An example of the SL-10 is in the permanent collection of the Museum of Modern Art.[1]

Specifications[edit]

Platter Type: 300mm diameter die-cast aluminium[2]
Speed Accuracy: +/- 0.002%
Wow and Flutter: 0.025%
Rumble: -78 dB
Tonearm Type: Dynamic balanced linear tracking gimbal suspension
Effective Tonearm Length: 105mm
Original Cartridge: EPC-310MC
Cartridge Frequency Response: 10 to 60,000 Hz
Dimensions: 315 x 88 x 315mm
Weight: 6.5kg

1 minute ago, oldius said:

Having experienced both solid and suspended decks, I have a clear preference for the latter. I found continually that suspended decks were more prone to vibration compared to a solid deck with a high mass plinth.

You prefer the latter even though you think solid in a high mass plinth is less prone to vibration?  And are we talking vibration or the ability to make the thing shake if it is knocked or moved rather than isolating from air born vibrations?   Also personal view is for best isolation mount the turntable on a shelf on a solid wall .. regardless of solid or suspended.  

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3 minutes ago, uzzy said:

per Wiki .. 

The SL-10 was the first linear-tracking turntable to feature direct drive, a Technics innovation dating back to 1969 with the SP-10 Mk I. The SL-10, along with its fully programmable stablemate the SL-15, was able to penetrate the consumer electronics market much more effectively than any preceding linear-tracking turntable, and it spawned a wave of imitators throughout the 1980s, along with many derivations by Technics itself.

Unlike many of the inexpensive designs that followed it, the SL-10 is cast from aluminum and weighs 6.5 kg. Its chassis is the same size as a standard LP jacket, doing away with the large plinth, visible tonearm and general bulk associated with conventional radial-tracking turntables that the public was familiar with up to that point.

The SL-10 came equipped with the Technics EPS-310MC moving-coil cartridge. Due to the low output of the moving-coil cartridge, the SL-10 includes a built-in, bypassable step-up preamp to allow it to connect to standard phono inputs. The original Technics EPS-310MC moving-coil cartridge was designed to be replaced as a unit; the stylus was not removable. The cartridge has since been discontinued; the SL-10 will accept any P-mount/T4P cartridge. The SL-10 is capable of being powered by an external DC power adapter or a standard AC power supply. The motor is quartz-locked, providing accurate rotational speed.

Perhaps the SL-10's most unusual feature is its ability to play records in any position, even vertical. With the lid closed, the SL-10's internal disc clamp holds the record in place, and the tonearm, being dynamically balanced, maintains a consistent tracking force regardless of the turntable position.

An example of the SL-10 is in the permanent collection of the Museum of Modern Art.[1]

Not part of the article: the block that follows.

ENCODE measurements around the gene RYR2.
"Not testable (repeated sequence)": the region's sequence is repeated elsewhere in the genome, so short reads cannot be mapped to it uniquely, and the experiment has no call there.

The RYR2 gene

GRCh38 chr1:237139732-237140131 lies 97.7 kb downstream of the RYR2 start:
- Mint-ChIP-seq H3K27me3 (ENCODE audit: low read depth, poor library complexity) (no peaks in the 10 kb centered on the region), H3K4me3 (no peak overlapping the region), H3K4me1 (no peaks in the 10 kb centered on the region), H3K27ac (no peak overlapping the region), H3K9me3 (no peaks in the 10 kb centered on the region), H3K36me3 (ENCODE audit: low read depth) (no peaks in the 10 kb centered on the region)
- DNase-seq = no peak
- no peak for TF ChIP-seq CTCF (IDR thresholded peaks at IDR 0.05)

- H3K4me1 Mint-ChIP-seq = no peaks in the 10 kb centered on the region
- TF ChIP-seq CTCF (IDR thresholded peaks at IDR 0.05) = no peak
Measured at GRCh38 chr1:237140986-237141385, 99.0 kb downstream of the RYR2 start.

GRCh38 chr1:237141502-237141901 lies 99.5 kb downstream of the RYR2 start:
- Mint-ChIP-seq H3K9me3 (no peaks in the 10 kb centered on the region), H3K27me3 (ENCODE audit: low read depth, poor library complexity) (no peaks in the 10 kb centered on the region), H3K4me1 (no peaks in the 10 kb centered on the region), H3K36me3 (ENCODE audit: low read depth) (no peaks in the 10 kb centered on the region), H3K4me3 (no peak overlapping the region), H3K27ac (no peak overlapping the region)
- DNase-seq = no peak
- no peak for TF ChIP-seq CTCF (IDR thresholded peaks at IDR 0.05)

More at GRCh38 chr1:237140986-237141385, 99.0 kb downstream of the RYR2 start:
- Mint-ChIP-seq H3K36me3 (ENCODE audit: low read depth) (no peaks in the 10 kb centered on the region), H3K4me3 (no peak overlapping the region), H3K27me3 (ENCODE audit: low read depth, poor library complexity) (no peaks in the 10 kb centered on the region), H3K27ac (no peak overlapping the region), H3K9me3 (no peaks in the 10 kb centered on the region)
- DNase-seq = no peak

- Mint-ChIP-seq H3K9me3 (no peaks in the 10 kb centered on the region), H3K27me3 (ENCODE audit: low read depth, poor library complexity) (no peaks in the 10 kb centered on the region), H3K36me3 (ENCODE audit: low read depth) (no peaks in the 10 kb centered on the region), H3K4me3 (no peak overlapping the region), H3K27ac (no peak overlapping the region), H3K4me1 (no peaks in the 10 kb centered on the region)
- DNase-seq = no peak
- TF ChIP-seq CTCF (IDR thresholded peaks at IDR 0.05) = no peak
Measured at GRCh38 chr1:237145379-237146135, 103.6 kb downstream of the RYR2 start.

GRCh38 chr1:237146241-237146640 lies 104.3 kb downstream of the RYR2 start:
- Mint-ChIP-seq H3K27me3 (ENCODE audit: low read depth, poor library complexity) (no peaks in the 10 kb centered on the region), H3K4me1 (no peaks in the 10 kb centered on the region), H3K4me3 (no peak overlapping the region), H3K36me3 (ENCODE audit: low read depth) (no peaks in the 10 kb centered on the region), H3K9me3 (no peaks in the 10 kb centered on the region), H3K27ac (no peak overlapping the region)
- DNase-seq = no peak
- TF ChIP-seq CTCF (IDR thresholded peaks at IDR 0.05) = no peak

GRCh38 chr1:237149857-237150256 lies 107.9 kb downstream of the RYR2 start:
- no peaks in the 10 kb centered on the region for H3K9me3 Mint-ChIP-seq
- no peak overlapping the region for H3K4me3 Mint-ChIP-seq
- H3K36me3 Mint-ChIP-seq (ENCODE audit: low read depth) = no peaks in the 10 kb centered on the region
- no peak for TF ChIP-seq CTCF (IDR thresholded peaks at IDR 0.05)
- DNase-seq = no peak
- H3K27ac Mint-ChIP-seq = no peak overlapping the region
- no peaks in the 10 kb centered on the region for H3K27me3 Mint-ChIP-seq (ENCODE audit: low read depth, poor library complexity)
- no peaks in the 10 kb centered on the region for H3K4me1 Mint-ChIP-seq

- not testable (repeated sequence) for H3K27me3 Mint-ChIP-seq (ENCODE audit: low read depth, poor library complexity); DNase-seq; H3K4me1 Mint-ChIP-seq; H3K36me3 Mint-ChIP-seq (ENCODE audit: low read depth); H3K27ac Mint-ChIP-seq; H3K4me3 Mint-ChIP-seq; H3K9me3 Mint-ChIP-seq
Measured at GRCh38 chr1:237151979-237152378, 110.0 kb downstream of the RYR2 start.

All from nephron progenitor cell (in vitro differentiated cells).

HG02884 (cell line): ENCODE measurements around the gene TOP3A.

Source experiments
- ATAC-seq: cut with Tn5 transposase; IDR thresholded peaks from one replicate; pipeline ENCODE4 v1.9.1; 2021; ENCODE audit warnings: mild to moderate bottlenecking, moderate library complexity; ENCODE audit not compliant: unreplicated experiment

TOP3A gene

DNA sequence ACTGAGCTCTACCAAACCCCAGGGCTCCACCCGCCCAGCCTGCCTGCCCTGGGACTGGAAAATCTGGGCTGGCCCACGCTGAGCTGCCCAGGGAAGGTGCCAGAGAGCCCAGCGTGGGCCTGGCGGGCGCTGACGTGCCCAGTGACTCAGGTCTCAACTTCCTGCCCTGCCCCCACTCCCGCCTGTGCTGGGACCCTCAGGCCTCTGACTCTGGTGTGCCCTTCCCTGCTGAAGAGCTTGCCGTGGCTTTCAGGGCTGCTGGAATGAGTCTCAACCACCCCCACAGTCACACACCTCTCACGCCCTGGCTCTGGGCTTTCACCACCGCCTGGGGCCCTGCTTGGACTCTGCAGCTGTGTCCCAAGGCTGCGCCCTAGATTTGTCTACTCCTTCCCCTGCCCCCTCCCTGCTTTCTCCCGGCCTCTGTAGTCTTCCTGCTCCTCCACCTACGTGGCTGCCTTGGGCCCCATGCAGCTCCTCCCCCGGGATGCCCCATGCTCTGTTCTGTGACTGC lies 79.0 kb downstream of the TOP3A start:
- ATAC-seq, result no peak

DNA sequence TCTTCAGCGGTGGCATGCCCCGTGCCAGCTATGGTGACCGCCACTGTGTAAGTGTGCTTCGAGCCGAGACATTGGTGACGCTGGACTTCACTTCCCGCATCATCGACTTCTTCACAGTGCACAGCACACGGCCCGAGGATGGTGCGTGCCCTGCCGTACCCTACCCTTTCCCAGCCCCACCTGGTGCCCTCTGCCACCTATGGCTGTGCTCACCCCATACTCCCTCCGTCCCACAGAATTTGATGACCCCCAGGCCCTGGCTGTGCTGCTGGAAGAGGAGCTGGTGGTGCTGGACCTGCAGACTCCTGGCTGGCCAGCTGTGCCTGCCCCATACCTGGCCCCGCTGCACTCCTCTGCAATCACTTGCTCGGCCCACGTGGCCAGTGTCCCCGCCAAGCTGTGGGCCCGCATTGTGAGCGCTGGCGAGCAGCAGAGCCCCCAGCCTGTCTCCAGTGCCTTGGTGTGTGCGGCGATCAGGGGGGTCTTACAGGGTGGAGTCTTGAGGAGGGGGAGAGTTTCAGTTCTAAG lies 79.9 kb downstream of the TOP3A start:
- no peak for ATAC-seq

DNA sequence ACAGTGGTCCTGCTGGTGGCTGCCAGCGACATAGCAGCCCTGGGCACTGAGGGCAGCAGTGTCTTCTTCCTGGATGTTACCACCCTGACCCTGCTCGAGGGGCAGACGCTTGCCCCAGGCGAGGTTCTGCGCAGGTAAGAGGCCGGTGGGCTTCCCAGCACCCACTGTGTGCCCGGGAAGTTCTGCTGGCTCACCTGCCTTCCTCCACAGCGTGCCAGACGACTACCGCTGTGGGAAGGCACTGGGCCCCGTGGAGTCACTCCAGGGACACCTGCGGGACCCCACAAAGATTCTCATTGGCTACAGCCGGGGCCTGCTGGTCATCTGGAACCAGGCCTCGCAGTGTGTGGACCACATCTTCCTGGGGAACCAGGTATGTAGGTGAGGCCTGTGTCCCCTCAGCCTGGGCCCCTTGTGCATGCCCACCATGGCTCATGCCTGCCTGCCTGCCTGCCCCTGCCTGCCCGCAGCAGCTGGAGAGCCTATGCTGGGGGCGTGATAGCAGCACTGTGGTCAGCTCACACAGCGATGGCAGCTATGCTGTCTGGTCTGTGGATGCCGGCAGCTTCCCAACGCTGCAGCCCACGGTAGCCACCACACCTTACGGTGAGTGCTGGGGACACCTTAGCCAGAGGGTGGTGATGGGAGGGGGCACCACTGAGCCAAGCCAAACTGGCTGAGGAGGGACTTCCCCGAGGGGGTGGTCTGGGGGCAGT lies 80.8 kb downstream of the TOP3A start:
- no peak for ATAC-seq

Specifications[edit]

Platter Type: 300mm diameter die-cast aluminium[2]
Speed Accuracy: +/- 0.002%
Wow and Flutter: 0.025%
Rumble: -78 dB
Tonearm Type: Dynamic balanced linear tracking gimbal suspension
Effective Tonearm Length: 105mm
Original Cartridge: EPC-310MC
Cartridge Frequency Response: 10 to 60,000 Hz
Dimensions: 315 x 88 x 315mm
Weight: 6.5kg

You prefer the latter even though you think solid in a high mass plinth is less prone to vibration?  And are we talking vibration or the ability to make the thing shake if it is knocked or moved rather than isolating from air born vibrations?   Also personal view is for best isolation mount the turntable on a shelf on a solid wall .. regardless of solid or suspended.  

Good observation!

I meant that I definitely preferred high mass and solid.

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2 hours ago, oldius said:

Good observation!

I meant that I definitely preferred high mass and solid.

I like high mass, solid and suspended :) .. I thought all men preferred suspenders :x

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Super Wammer

I had an SL-15 which was hopelesslyu unreliable, the arm would return to base part way through an LP for no apparent reason. I ended up chucking it in a skip.

However solid and heavy a TT it still picks up LF vibration and adds it to the cartridge output. Nice if you like a bit of added bass.

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On 16/02/2017 at 21:13, lordmortlock said:

I've always had a soft spot for this lovely looking TT. Are they actually any good? I know the posh original MC cart is a) superb and b) essentially unobtainium at sensible prices ... what other carts are considered at the top of the pmount tree?

Thanks for any help friends

Hi,

To answer your question, yes they are good, very very good especially when using the EPC310mc.

I used mine for about 6 years alongside a Thorens 124 and a Linn LP12/Ittok and I can honestly say there wasn't that much in it sound wise .

Due to downsizing I sold it about 3 years ago followed by the LP12, keeping the Thorens, which for me is a more flexible option.

What I didn't do was sell the fabulous EPC310, no I sent it up to J7 for a clean and appraisal (response was fair condition but some life in it yet). I was rather hoping I might pick up another SL10 at some stage but it seems unlikely, time flies when you're a fogey.

Why am I telling you this? Well if you happen to pick up a nice SL10 I could be persuaded into parting with the EPC310mc and I'll not be asking anything like the £570 that chap is currently trying to achieve on Ebay.

Good luck with your search, it's well worth the effort.

Cheers.....Dave

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If you don't go for the technics t4p mc option, there is an ortofon and audio technica range of p mounts still available. William Thakker from Germany has them online. You can always buy an ortofon omp10 cheaply second hand online and upgrade the stylus to a brand new 30 or 40 which are very good indeed. 

Edited by fletchdirect

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Thanks chaps. I have a pretty smart deck already and this would be an experiment to see if something easy to use (for friends and fam) could also be enjoyable. Bit of a New Years resolution to  make the system more inclusive, so thought this could do the job. 

I note that the deck originally sold with black paper 7" and 12" cutouts. Do you need these to play?

Edited by lordmortlock

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Super Wammer

I bought a 2nd hand SL10 some years ago. It didn't come with the cut outs you mention. My understanding is that if you have semi transluscent vinyl then the automatic cueing which depends on lights shining thro the platter, won't work as the lights shine thro the record. The opaque cutouts restores the cueing system. If you only play black vinyl or non see thro vinyl you won't have a problem

Edited by paularcher
added info